Confidence in UK must eclipse confidence in corporate tax: EEF

Posted on 28 May 2013

Manufacturers’ group EEF is concerned that the row over corporate tax avoidance may deter business investment in the UK.

EEF is calling on all sides of the debate to act to address uncertainty surrounding the government’s possible response to tax avoidance.

It said it wants all parties to take action to limit the consequences on much needed business investment growth. Nearly half the investment in UK manufacturing comes from foreign-owned companies and the trade body is concerned the regime should be as attractive as possible to encourage investment.

The trade body warned of reactive proposals that will have profound “unintended consequences.”

“It’s understandable that the public are concerned about corporate tax avoidance because there are areas that do need reform, particularly in the area of international taxation,” said EEF chief economist, Lee Hopley.

Ms Hopley said in the clamour to “out” companies for not paying their fair share of tax, the public is losing sight of the more important issue – creating the right environment to get industry investing and growing in the UK. “Attempts to restore confidence in the tax system could come at the cost of damaging confidence in the UK,” she added.

EEF sees several problems with the current debate about addressing corporate tax avoidance.

The term ‘tax avoidance’ is being used to describe lots of different behaviours, suggesting that some “tax efficient behaviours” are less onerous.

It says the debate currently fails to acknowledge that parliament decides what is a “fair amount of tax” through law.

It also points out that the main issues centre on international rules, which require international agreement to reform.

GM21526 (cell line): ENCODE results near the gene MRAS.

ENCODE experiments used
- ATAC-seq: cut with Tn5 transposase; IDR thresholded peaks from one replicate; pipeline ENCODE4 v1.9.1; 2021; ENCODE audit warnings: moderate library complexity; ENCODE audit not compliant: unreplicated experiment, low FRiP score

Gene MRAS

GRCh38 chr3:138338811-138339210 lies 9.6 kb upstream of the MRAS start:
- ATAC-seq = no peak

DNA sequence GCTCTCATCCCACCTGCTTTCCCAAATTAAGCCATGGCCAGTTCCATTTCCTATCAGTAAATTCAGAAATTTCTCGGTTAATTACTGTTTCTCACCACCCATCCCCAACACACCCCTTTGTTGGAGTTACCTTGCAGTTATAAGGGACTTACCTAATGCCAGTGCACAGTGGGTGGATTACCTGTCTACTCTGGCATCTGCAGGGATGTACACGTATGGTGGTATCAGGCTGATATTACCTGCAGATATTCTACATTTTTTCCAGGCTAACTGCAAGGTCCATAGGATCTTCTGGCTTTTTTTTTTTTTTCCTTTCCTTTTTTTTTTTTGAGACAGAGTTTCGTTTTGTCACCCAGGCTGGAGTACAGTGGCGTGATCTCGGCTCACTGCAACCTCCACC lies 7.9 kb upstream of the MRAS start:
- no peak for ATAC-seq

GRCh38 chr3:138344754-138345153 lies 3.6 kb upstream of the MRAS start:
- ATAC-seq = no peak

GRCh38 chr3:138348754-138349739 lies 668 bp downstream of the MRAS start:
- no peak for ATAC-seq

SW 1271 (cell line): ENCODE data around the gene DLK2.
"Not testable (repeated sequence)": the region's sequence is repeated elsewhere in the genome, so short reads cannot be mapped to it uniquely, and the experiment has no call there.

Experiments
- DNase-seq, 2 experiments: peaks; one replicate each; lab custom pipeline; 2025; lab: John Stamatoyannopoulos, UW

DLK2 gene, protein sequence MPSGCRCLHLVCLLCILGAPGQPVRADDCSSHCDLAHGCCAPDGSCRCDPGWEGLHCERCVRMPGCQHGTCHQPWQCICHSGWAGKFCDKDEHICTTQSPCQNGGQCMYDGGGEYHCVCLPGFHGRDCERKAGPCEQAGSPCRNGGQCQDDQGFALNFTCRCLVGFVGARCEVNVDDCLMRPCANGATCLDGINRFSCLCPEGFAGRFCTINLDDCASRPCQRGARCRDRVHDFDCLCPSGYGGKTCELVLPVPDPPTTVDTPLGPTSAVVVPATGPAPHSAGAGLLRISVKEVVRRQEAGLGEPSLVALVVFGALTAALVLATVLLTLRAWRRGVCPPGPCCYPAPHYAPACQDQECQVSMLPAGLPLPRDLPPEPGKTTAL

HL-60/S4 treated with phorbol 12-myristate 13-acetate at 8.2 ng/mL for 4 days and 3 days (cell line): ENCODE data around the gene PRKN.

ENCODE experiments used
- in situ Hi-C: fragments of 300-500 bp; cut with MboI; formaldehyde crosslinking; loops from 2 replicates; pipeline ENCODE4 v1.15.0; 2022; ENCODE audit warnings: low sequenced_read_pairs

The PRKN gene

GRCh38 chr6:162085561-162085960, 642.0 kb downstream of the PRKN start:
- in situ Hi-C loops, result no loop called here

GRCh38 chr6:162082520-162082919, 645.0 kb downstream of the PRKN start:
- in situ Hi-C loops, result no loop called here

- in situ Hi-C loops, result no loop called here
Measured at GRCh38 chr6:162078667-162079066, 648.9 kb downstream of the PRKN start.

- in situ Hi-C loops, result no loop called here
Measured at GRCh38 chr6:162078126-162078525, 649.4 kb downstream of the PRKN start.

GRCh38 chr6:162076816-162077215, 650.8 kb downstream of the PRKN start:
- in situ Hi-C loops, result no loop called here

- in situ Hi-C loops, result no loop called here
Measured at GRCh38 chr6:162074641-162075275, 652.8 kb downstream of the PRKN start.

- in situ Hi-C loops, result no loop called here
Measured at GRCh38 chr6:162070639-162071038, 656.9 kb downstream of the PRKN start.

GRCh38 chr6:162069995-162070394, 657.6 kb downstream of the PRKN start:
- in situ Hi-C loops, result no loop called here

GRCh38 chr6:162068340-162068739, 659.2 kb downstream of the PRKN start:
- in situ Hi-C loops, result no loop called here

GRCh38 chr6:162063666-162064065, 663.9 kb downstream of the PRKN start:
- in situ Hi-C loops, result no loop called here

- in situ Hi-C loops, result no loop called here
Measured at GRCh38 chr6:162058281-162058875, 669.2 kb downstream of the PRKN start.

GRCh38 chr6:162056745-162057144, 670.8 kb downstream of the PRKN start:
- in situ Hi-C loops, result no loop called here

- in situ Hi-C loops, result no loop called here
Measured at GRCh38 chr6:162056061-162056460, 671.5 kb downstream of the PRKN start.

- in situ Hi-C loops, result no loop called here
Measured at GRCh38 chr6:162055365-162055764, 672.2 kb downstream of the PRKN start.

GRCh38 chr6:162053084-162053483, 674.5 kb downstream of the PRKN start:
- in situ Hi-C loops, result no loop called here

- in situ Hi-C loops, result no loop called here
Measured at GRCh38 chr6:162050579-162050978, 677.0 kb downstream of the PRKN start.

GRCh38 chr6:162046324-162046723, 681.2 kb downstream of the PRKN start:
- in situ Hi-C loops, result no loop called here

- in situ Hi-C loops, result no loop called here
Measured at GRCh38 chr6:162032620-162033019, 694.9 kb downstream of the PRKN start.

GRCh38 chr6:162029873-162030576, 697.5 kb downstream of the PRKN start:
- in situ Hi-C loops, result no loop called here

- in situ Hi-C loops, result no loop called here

EEF points out that counter-productive proposals have received little challenge from public figures keen to be seen to be ‘doing something’.

Country-by-country reporting, for example, might sound attractive but it would add complex and costly administrative burdens to companies “while simply deluging the public with more incomprehensible data”.

Looking at how government needs to respond, Hopley said “A hasty response to tackle a specific set of behaviours could have negative impacts on a much wider group of companies that were never intended targets”.

EEF’s specific recommendations to the government are:

1. The areas of obvious abuse where there is a clear consensus on the need for action need to be spelt out by government so the public is clear what we are focused on
2. More actively manage the reform process by clearly setting out its timeframes and expected endpoint and setting out opportunities for consultation
3. Better application of current rules should be considered as an option alongside or instead of changing any rules
4. Avoid unilateral or knee-jerk responses to issues with a complex international character that require considered, multilateral responses
5. Explicitly consider an ex-ante assessment of benefits before implementing any new disclosure requirements that will add to administration costs and complexity
6. Any proposed changes need a thorough assessment of the impact on investment and growth for both the economy and individual sectors, including whether the changes will support much needed rebalancing in the economy towards more investment and net exports
7. Aside from their substantive impact, any proposed changes should be assessed for their potential to deliver greater confidence from the public in the corporate tax system.